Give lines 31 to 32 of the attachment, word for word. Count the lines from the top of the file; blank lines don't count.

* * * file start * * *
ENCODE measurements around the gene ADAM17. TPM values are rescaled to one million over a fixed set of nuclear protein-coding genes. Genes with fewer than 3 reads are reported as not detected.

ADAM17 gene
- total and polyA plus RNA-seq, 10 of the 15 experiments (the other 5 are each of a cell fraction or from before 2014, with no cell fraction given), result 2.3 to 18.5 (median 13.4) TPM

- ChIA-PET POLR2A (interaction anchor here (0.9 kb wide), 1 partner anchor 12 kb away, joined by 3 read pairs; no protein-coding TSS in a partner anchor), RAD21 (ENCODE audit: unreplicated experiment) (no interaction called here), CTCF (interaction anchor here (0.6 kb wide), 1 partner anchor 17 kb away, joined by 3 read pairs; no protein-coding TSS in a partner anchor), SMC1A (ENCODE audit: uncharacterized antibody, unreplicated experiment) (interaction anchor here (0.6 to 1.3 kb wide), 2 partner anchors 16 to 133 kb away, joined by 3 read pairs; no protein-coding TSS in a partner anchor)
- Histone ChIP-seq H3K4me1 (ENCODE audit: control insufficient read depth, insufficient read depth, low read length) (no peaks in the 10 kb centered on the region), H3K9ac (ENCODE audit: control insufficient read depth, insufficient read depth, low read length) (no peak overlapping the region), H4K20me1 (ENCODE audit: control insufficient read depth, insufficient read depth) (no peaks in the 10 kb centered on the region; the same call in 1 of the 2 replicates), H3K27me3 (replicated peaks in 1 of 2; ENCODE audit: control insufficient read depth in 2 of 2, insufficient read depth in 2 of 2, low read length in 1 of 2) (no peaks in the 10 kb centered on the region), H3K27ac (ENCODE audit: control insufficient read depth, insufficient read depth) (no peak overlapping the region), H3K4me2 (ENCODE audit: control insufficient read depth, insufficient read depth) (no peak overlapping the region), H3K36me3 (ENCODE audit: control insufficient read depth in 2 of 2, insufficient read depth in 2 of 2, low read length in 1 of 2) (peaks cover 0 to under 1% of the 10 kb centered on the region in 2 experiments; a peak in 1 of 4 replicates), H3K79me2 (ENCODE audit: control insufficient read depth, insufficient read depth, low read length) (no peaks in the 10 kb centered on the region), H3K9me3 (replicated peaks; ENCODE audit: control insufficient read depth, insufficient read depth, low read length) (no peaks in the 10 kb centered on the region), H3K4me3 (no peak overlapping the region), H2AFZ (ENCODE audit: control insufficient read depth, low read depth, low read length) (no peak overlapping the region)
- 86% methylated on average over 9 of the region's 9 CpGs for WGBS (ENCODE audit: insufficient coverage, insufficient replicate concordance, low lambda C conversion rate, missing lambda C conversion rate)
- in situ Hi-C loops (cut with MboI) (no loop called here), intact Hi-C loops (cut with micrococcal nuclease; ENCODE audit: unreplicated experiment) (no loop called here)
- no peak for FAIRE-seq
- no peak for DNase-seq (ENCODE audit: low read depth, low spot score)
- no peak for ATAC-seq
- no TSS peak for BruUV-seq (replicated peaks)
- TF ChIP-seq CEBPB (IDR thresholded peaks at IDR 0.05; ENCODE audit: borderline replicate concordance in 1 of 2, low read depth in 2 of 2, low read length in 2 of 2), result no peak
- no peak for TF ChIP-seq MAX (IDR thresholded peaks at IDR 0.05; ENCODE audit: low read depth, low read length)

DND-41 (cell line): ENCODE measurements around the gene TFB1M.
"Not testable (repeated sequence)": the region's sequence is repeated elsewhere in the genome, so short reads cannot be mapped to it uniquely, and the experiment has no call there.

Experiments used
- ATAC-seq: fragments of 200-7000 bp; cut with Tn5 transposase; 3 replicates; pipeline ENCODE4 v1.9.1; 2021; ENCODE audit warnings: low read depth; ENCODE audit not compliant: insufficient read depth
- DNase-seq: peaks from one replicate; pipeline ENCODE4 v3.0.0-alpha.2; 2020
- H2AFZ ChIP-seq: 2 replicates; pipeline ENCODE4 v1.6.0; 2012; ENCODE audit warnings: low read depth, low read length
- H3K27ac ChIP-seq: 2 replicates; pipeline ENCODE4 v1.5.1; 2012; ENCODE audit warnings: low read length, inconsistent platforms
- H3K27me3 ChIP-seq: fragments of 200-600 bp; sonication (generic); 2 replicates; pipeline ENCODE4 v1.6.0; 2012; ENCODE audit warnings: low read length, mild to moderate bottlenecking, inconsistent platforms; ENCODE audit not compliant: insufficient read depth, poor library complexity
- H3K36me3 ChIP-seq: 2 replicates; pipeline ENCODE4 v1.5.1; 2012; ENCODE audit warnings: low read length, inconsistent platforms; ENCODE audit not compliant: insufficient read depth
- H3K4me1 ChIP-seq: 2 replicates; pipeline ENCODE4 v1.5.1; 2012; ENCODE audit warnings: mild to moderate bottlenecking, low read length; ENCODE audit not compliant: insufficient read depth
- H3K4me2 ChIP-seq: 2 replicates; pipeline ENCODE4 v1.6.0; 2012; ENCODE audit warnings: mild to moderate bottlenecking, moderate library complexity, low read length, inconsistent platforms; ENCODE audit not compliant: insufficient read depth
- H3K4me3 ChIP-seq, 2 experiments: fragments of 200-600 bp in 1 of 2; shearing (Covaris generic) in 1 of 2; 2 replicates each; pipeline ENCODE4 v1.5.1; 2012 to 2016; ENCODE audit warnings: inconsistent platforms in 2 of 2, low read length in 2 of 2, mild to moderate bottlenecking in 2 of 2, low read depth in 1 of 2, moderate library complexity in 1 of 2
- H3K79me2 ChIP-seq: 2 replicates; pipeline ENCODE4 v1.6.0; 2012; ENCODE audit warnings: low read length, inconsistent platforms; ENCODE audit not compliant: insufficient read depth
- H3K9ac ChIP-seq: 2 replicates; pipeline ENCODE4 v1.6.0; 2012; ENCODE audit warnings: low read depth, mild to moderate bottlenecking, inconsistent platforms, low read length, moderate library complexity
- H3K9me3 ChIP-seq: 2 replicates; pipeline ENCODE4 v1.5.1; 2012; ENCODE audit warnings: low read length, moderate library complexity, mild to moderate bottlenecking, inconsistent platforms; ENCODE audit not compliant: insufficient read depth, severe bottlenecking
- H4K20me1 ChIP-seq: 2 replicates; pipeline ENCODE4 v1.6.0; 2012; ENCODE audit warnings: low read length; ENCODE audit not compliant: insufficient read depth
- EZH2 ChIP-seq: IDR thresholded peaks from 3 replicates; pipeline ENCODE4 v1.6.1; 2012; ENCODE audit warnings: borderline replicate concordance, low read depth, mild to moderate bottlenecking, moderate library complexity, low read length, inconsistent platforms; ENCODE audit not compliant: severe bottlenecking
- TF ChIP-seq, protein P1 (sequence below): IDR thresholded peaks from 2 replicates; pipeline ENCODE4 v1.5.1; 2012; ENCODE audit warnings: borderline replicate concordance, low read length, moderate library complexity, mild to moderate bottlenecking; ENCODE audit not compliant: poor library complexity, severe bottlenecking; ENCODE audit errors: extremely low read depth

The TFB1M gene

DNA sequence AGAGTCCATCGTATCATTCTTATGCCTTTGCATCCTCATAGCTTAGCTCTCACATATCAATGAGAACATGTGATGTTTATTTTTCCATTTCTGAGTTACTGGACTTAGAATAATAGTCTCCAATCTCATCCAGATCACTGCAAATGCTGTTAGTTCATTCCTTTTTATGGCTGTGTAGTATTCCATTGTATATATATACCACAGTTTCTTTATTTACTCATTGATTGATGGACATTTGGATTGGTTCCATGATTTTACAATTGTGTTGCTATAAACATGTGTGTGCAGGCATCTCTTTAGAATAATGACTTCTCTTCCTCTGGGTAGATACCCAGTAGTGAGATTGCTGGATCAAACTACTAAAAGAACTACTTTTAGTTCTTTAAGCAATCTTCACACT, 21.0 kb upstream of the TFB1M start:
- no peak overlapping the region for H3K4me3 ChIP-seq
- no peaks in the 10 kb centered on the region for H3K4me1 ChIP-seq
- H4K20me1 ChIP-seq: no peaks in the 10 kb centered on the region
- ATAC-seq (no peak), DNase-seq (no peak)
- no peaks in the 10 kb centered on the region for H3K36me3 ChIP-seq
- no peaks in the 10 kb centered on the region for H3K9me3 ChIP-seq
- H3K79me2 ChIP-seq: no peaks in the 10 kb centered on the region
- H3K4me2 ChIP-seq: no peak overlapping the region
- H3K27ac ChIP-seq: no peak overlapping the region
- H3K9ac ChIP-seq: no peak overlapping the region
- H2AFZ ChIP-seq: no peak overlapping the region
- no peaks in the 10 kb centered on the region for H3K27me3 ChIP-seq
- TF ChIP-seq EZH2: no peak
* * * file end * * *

- TF ChIP-seq, protein P1 (sequence below): IDR thresholded peaks from 2 replicates; pipeline ENCODE4 v1.5.1; 2012; ENCODE audit warnings: borderline replicate concordance, low read length, moderate library complexity, mild to moderate bottlenecking; ENCODE audit not compliant: poor library complexity, severe bottlenecking; ENCODE audit errors: extremely low read depth

The TFB1M gene